Home health Even taking immunosuppressants after organ transplantation has no effect on gastric cancer surgery

Even taking immunosuppressants after organ transplantation has no effect on gastric cancer surgery

by drbyos

A study found that taking immunosuppressants after organ transplantation had little effect on gastric cancer surgery.

A research team led by Professor Kim Hyung-il of Gastrointestinal Surgery at Yonsei Cancer Hospital and Professor Kim Deok-gi of Wonju Severance Christian Hospital in Transplant Surgery analyzed the incidence of complications between patients who underwent gastric cancer surgery while taking immunosuppressants after organ transplantation and patients with general gastric cancer.

Organ transplant patients who usually take immunosuppressants are often concerned that the risk of complications and infection is high if the immune system is weakened by excision of cancer tissue or administration of chemotherapy.

The research team compared and analyzed the surgical results of 41 patients (35 kidney transplants, 5 liver transplants, 1 heart transplant) who underwent gastric cancer surgery after organ transplantation and 205 general gastric cancer patients with similar conditions such as gender and age. .

As a result, the short-term complication rate within 30 days after gastrectomy was 22.0% for transplant patients and 20.0% for control patients.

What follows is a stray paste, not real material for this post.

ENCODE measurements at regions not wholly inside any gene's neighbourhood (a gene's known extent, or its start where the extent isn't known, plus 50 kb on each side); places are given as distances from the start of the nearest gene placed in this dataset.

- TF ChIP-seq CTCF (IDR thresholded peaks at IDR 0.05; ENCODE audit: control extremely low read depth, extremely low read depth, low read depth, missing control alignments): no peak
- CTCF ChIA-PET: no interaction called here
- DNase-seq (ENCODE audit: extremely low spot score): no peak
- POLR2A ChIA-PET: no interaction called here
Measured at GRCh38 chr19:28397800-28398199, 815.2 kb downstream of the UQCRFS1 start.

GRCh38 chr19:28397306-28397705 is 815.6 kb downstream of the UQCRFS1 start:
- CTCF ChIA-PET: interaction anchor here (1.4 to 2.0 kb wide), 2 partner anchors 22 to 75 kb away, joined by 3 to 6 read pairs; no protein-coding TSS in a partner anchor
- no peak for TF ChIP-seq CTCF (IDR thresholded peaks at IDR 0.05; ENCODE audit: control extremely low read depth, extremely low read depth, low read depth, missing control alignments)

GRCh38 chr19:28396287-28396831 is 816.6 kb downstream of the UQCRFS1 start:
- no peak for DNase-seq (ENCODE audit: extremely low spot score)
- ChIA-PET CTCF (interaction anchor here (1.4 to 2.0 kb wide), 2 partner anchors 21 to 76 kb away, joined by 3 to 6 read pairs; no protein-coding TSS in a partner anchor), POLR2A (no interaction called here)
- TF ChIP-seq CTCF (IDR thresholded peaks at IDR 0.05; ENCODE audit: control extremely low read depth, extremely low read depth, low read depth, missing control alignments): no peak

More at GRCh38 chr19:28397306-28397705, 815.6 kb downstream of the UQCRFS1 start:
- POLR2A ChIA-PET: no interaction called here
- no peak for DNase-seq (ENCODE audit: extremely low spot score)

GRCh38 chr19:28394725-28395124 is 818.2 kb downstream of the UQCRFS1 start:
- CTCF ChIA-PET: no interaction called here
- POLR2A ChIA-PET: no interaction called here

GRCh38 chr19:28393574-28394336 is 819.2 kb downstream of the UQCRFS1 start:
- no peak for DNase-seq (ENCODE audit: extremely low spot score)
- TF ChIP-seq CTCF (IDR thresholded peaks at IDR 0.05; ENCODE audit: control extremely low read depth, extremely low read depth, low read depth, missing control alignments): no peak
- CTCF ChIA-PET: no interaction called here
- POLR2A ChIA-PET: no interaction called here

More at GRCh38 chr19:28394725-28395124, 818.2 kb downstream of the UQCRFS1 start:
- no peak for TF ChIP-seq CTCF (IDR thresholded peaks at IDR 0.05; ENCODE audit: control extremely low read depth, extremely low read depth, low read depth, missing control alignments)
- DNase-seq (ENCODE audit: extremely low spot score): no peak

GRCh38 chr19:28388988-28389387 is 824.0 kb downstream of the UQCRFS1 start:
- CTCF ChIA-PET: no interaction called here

The rate of long-term complications 30 days after gastrectomy was 4.9% for transplant patients and 1.0% for controls, and there was no significant difference.

There was no significant difference in the results of tracking the cancer recurrence rate for 58 months after that, with 20.0% in the transplant patient group and 19.0% in the control group.

The research team explained that there was no significant difference in the incidence of long-term and short-term complications between transplant patients and general patients.

However, in a 58-month follow-up study on the recurrence rate, 26 organ transplant patients with stage 1 stomach cancer did not have cancer recurrence, but 15 organ transplant patients with stage 2 or 3 stomach cancer had a recurrence rate of 75%, twice that of general patients.

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In this study, the research team pointed to the fact that the rate of anticancer drug administration in organ transplant patients with stage 2 or 3 stomach cancer was significantly low.

Their anticancer drug administration rate was 26.6%, which was significantly lower than the general patient’s anticancer drug administration rate of 95.8%.

The research team interpreted these results as reluctance to administer anticancer drugs because of anxiety that anticancer drugs could cause side effects to transplanted organs.

Professor Kim Hyung-il said, “This study has made it possible for organ transplant patients to lessen concerns about complications from gastric cancer surgery. “The patient should be actively receiving chemotherapy,” he said.

The research results were published in the latest issue of the European Journal of Surgical Oncology, an international academic journal.

Kwon Dae-ik medical journalist




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